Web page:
Safiya Noble is an information researcher who authored the book Algorithmic of Oppression. In this YouTube video on Challenging the Algorithms of Oppression, she mentioned that since 2009 she has been concerned about the results for black girls in the Google search engine. The pornographic search result “sugar black pussy” dominated the first page, which severely distorts and sexualized the representation of women of color. And a search for ‘beautiful’ shows young white women, a ‘concept of beauty presented under the hegemony of white society. It reinforces gender and racial stereotypes. In particular, the reputation and auto-suggestions of Google influence the search engine landscape and indirectly dominate the Internet’s memory by spreading these “prejudices” by osmosis. This is bad for the development of girls of color who are at a loss, searching and exploring the world.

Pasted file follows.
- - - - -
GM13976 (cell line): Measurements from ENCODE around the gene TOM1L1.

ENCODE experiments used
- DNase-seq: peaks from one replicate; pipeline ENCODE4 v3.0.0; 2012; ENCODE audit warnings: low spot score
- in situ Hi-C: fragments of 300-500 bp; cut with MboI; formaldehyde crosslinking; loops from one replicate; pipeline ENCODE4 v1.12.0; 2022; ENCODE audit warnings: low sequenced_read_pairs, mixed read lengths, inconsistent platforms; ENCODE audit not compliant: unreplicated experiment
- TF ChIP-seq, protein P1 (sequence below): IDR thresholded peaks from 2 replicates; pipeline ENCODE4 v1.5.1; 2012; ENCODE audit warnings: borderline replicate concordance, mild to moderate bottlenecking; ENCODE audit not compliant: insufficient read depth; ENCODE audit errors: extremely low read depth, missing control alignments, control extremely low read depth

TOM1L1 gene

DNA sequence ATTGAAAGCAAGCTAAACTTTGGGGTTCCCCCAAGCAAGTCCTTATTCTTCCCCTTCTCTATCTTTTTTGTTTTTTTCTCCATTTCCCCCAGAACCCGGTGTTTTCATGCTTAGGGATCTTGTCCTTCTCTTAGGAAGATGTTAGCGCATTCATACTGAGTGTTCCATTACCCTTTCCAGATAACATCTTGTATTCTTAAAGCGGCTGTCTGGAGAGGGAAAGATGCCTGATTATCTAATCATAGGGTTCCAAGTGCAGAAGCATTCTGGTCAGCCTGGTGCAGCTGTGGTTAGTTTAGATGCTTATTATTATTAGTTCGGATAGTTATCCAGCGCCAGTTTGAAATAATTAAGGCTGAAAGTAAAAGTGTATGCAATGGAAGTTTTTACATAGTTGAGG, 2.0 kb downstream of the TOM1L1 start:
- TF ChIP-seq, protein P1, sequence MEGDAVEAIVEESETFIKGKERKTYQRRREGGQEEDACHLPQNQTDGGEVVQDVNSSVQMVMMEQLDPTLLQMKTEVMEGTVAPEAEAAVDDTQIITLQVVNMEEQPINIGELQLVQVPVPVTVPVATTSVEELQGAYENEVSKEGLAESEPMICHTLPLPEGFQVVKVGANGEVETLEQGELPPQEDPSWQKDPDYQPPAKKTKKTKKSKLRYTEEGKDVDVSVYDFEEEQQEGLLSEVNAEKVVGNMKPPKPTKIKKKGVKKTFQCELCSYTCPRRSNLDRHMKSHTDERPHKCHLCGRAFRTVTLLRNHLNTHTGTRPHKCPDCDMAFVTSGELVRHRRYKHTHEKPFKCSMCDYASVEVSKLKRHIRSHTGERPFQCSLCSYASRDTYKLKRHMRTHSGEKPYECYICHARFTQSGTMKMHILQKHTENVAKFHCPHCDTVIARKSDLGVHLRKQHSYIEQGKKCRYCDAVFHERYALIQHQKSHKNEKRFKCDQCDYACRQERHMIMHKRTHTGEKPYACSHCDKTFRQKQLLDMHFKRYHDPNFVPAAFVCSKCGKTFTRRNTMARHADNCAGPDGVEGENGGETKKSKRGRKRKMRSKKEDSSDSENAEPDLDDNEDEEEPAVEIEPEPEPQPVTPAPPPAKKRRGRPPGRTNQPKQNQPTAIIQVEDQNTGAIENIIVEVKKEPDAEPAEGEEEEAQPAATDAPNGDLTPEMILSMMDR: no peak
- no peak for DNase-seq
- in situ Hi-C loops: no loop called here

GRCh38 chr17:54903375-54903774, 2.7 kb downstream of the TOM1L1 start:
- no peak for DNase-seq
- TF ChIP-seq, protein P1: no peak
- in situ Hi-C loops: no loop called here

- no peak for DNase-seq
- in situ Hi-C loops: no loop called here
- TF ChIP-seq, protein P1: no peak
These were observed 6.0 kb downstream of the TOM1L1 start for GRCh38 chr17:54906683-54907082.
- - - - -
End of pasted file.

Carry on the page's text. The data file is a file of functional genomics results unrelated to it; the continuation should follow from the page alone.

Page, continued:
Problems arising from algorithmic bias are numerous. In 2015, Google’s new Photos app identified black users as gorillas. Google+’s chief architect, engineer ntan Zunger, quickly responded on Twitter:- “This is 100% not .” (Jessica Guynn,2015) Everyone was shocked by such a recognition result and soon the head of Google in question apologized for the incident. At Google, 7 out of 10 employees are men. The majority of employees are white (60%) and Asian (31%). Latinos make up only 3% of the workforce and African-Americans make up only 2% (Jessica Guynn,2015). This figure is a direct reflection of the tiny percentage of people of color working at Google, and if this percentage of people could gain a significant increase, the probability of a similar situation would drop. It is undeniable that algorithms do not guarantee accurate identification, but the lack of diversity in these Silicon Valley technology development companies causes the system to amplify the raw bias of the data.